Published May 08, 2003
OKLAHOMA CITY – Bombing conspirator Terry Nichols' wife testified Wednesday that her husband had spent so much time with Timothy McVeigh (search) that she became jealous and eventually demanded that McVeigh stay out of the couple's home.
Marife Nichols, 29, said McVeigh visited the couple while they were living at the Decker, Mich., farm of Nichols' brother, James Nichols, and later at a farm where Terry Nichols (search) worked near Marion, Kan.
"He'd just show up," Mrs. Nichols said of McVeigh, who was executed in 2001 for his role in the April 19, 1995, Oklahoma City (search) bombing. She said she became jealous of McVeigh because Nichols, 48, neglected her when his former Army buddy was around.
"He would take the time that was supposed to be mine and my daughter's," she testified.
Mrs. Nichols said she left her husband in 1994 and returned to her family's home in the Philippines. She returned to Nichols about a month before the bombing, after he promised "that there would not be anymore Timothy McVeigh in our house."
Mrs. Nichols testified at a preliminary hearing that will determine whether there is enough evidence to try Nichols on 160 counts of first-degree murder. State prosecutors are seeking the death penalty for the bombing of the Oklahoma City federal building, which killed 168 people.
Nichols already has been convicted on federal conspiracy and involuntary manslaughter charges and sentenced to life in prison for the deaths of eight law enforcement officers in the bombing. The state charges involve victims who were not part of Nichols' federal trial.
Prosecutors allege that Nichols and McVeigh participated in robberies and thefts to raise money and assemble an ammonium nitrate and fuel oil bomb that was detonated outside the Alfred P. Murrah Federal Building. Mrs. Nichols said her husband had jade that authorities allege was stolen from an Arkansas ammunition dealer.
Nichols was at home in Kansas the day the bomb exploded. But prosecutors said he helped McVeigh deliver a getaway car to Oklahoma City and worked with McVeigh to pack the 4,000-pound bomb inside a truck the day before the bombing.
Another Army buddy, Michael Fortier, pleaded guilty to bombing-related charges and is serving a 12-year federal prison sentence for knowing about the bomb plot and not alerting authorities.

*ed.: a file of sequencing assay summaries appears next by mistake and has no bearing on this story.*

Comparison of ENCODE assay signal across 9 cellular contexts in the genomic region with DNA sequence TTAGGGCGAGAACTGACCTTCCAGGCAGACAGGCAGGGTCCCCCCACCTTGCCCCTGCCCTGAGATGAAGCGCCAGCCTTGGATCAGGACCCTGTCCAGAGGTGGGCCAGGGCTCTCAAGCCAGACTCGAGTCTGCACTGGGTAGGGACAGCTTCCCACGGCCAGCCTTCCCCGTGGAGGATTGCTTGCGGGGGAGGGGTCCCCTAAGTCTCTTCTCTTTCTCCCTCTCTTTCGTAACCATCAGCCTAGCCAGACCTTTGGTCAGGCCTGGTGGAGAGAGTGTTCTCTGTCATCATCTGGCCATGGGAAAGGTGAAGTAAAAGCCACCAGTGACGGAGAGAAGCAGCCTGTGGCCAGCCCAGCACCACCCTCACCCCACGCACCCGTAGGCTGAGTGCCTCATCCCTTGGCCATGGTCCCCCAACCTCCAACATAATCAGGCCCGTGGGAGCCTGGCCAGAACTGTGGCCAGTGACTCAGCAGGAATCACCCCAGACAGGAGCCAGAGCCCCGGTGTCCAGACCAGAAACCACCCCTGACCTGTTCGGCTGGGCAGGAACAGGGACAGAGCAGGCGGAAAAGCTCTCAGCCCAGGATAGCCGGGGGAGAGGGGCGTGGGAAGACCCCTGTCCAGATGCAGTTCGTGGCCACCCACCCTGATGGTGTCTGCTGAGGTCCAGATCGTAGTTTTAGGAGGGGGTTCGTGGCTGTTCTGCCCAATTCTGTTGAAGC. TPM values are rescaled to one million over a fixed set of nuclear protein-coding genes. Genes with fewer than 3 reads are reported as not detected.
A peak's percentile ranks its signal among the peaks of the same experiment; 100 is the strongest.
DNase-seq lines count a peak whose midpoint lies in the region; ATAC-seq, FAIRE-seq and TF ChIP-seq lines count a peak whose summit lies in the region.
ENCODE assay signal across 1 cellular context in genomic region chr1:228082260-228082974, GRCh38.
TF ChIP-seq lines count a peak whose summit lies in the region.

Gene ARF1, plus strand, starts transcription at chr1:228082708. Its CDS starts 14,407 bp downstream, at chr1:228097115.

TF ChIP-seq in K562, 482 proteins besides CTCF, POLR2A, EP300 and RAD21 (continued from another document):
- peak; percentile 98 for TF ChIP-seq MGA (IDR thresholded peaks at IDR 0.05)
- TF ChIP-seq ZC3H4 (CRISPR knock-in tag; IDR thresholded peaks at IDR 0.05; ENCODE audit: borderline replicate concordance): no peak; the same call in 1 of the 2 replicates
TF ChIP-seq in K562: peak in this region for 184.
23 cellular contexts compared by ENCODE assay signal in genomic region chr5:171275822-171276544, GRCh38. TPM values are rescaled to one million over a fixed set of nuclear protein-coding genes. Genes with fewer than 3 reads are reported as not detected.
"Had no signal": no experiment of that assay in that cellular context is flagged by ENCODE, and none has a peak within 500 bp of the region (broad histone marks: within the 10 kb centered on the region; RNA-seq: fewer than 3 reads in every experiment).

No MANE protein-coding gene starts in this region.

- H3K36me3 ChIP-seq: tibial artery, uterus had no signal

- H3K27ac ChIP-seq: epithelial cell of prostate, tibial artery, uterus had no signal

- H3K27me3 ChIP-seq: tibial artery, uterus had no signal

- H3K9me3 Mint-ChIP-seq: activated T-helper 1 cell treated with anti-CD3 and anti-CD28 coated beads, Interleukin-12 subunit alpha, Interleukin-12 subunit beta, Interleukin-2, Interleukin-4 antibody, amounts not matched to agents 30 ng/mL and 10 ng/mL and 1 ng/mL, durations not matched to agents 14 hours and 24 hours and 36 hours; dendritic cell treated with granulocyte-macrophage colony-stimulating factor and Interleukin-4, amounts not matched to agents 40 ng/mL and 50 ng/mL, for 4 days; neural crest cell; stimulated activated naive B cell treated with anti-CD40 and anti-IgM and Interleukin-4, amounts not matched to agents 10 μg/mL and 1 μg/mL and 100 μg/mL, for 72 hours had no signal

Fortier is scheduled to testify for state prosecutors at Nichols' preliminary hearing under a grant of immunity.
During one of McVeigh's visits, Nichols announced he was quitting his farming job in Kansas to sell guns with McVeigh, Mrs. Nichols said.
At the time, she said, her husband had only one gun that she knew of. When she returned from the Philippines, she said, the couple's house contained "lots" of guns, including handguns and rifles.
In other testimony, Ruth Hailey of Herington, Kan., testified that she saw a Ryder truck similar to the one McVeigh rented behind Nichols' house in Herington one or two days before the bombing.
Jerry Knapp, sales manager for a Kansas tire company, testified that about a month before the bombing, a man who identified himself as Terry Nichols called saying he was interested in obtaining trailers that could haul 55-gallon drums. Prosecutors say such drums were used to hold the fertilizer and fuel that comprised the bomb.
Knapp said Nichols became "somewhat agitated" when he told him that the trailers he had were not enclosed.
Also Wednesday, media organizations including The Associated Press asked a state appellate court to set aside a judge's order prohibiting them from publishing or broadcasting documents and photographs introduced at Nichols' hearing.
State District Judge Allen McCall prohibited reporters from copying the exhibits in response to an earlier appellate court order that stopped the judge from placing images of the exhibits on the state court system's Web site.
No date for an appeals court hearing was set. Nichols' hearing began Monday and could last several weeks.